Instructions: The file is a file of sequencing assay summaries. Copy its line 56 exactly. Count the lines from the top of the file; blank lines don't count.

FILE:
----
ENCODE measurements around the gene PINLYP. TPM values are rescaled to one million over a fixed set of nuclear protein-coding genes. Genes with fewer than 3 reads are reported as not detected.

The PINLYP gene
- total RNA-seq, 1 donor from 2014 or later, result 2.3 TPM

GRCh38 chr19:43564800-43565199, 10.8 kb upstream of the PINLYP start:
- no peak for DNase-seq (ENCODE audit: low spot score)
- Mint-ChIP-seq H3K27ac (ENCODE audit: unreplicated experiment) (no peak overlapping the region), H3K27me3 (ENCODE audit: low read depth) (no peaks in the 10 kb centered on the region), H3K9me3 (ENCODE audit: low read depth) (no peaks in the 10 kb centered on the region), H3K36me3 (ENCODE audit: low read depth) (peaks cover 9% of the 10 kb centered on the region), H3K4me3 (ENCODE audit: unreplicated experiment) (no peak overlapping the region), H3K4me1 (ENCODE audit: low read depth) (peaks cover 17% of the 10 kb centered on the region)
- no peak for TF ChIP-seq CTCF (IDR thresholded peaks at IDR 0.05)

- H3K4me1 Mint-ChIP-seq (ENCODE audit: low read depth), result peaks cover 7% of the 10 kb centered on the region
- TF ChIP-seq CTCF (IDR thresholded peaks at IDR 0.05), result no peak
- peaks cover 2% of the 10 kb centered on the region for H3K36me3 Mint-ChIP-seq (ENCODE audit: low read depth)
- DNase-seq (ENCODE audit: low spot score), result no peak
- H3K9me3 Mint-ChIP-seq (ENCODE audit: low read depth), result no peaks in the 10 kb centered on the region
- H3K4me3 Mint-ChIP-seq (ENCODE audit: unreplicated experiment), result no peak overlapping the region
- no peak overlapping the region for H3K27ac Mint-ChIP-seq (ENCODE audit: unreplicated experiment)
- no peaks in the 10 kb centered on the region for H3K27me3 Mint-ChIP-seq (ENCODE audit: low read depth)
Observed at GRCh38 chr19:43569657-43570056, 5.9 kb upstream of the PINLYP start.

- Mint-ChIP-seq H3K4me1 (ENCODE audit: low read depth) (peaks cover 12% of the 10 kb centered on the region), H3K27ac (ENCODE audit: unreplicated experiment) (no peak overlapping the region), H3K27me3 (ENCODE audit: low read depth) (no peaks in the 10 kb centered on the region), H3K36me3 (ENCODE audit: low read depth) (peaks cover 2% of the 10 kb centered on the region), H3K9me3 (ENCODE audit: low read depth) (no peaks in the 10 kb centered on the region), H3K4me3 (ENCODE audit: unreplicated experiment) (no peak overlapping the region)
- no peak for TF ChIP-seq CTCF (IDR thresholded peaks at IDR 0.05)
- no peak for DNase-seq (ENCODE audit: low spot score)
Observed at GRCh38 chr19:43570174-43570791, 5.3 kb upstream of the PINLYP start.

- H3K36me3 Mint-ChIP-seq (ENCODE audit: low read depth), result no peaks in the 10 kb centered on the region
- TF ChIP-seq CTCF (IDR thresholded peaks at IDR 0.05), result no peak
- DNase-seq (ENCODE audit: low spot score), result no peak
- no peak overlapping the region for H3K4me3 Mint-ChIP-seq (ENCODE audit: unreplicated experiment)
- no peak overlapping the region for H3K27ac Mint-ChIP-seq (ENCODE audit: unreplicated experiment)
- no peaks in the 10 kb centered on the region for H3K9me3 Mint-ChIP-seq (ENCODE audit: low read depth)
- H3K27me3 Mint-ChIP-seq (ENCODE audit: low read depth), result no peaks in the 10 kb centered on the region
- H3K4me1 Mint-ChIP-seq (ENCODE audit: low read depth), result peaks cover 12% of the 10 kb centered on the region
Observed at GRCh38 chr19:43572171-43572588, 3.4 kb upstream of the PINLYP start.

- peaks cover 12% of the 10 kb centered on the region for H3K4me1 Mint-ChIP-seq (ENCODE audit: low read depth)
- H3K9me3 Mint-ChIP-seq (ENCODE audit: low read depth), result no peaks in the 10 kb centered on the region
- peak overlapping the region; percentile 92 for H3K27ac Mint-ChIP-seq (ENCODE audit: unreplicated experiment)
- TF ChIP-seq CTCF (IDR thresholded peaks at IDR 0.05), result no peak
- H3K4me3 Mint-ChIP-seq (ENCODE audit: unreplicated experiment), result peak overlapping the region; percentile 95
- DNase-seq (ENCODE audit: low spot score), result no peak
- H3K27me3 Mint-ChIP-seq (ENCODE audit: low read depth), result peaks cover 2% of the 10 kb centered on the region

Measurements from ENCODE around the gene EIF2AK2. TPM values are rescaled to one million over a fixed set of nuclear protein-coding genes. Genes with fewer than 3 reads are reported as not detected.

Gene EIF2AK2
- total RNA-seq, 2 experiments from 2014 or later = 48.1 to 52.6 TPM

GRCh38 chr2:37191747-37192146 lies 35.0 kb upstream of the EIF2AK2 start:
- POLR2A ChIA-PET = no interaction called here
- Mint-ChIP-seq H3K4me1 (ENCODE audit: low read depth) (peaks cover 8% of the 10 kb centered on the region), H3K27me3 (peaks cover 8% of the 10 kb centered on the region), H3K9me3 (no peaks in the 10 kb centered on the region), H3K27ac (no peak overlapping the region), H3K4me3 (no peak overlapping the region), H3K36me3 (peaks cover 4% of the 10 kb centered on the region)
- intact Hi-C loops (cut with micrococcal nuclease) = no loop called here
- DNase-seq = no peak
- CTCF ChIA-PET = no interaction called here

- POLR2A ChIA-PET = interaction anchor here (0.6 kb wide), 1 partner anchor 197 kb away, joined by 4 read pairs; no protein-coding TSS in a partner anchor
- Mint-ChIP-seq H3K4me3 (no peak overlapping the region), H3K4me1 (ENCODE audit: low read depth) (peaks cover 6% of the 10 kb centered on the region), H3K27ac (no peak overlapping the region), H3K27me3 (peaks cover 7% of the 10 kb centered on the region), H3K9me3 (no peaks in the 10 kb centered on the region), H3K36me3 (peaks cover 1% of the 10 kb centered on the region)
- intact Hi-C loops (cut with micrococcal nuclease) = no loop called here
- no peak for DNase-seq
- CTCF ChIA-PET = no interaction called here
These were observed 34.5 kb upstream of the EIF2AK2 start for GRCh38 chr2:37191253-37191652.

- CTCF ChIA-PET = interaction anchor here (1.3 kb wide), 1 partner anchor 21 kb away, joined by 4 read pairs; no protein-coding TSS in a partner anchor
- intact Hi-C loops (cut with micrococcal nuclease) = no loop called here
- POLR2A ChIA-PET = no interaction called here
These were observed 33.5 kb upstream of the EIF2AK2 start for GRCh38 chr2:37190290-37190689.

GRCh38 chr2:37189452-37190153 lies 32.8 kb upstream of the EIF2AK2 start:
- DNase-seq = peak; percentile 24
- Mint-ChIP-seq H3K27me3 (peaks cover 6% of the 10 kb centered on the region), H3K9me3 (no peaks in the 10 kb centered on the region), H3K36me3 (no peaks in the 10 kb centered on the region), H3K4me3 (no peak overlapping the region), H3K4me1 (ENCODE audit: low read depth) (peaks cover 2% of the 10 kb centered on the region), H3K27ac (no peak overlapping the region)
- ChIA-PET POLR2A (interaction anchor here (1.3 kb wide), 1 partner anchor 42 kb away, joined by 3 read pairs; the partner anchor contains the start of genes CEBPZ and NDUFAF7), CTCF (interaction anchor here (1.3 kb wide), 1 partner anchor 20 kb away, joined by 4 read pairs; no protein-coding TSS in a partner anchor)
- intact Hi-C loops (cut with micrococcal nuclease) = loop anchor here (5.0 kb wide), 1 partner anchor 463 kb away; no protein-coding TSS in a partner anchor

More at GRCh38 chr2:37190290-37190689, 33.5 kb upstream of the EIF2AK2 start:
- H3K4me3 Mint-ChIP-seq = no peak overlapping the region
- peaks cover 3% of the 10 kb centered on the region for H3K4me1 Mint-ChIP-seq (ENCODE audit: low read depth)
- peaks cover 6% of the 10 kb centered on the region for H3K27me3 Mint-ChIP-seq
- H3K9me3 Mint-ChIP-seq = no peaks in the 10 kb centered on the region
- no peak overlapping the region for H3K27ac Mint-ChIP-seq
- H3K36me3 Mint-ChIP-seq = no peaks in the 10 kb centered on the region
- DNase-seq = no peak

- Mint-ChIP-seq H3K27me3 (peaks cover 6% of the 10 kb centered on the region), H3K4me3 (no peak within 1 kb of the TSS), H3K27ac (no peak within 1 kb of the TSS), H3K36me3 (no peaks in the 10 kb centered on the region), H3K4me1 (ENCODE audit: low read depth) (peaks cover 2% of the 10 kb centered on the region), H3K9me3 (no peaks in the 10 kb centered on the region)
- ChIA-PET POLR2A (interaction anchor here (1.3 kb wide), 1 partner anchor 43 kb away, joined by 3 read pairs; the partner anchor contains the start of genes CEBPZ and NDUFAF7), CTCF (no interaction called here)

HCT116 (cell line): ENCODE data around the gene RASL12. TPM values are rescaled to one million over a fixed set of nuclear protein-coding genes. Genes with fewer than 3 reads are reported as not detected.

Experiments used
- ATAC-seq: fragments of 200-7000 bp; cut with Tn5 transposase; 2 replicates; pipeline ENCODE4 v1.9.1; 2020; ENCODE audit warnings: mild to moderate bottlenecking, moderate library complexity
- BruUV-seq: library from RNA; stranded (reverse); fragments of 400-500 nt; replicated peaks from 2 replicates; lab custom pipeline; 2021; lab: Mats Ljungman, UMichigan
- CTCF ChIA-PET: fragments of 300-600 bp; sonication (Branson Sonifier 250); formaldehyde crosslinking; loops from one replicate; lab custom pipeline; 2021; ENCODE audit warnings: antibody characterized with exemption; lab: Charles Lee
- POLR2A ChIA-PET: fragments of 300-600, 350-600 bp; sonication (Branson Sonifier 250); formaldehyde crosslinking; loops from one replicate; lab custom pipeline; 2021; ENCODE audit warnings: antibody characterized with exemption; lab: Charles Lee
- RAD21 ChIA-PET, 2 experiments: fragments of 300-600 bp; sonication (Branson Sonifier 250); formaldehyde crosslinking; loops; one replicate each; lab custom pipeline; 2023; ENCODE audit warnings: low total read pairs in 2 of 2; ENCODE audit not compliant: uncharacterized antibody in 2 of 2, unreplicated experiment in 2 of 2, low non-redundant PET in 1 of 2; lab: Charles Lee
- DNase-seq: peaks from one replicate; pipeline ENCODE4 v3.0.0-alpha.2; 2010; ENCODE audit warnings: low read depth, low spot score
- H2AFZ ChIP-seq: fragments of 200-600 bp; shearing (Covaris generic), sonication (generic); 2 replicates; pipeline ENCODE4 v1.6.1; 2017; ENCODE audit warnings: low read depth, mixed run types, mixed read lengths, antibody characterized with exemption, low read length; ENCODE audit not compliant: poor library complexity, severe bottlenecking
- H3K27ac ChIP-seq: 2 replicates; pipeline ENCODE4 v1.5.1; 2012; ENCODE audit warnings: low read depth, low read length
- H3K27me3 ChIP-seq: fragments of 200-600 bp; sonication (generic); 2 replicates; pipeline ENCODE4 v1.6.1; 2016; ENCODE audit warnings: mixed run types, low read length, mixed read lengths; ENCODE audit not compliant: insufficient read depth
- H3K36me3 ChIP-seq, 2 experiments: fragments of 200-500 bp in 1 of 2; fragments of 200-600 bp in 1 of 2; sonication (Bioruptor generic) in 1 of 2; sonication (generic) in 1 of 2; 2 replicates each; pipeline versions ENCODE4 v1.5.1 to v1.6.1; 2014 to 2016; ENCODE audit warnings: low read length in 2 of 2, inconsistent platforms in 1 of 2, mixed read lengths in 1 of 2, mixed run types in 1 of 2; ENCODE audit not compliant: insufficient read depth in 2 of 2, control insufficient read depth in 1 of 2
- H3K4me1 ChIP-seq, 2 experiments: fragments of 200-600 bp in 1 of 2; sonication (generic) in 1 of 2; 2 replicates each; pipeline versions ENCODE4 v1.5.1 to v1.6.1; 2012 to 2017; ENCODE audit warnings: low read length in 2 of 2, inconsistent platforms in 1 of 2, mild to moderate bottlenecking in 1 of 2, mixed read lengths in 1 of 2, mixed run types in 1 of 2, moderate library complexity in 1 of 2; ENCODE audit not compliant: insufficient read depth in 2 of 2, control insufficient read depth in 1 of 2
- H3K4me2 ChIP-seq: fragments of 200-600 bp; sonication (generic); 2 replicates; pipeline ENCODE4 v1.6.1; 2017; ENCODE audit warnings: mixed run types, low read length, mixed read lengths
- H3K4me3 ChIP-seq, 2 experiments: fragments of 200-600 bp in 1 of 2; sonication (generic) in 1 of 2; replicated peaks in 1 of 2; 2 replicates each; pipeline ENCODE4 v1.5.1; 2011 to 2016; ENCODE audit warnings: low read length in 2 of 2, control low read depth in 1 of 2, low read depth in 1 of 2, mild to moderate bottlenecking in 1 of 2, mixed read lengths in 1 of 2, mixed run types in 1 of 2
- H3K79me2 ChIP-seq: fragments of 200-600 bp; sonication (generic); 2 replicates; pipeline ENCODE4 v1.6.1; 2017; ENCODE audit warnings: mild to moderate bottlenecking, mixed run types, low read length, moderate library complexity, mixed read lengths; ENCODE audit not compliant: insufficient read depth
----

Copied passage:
GRCh38 chr2:37189452-37190153 lies 32.8 kb upstream of the EIF2AK2 start: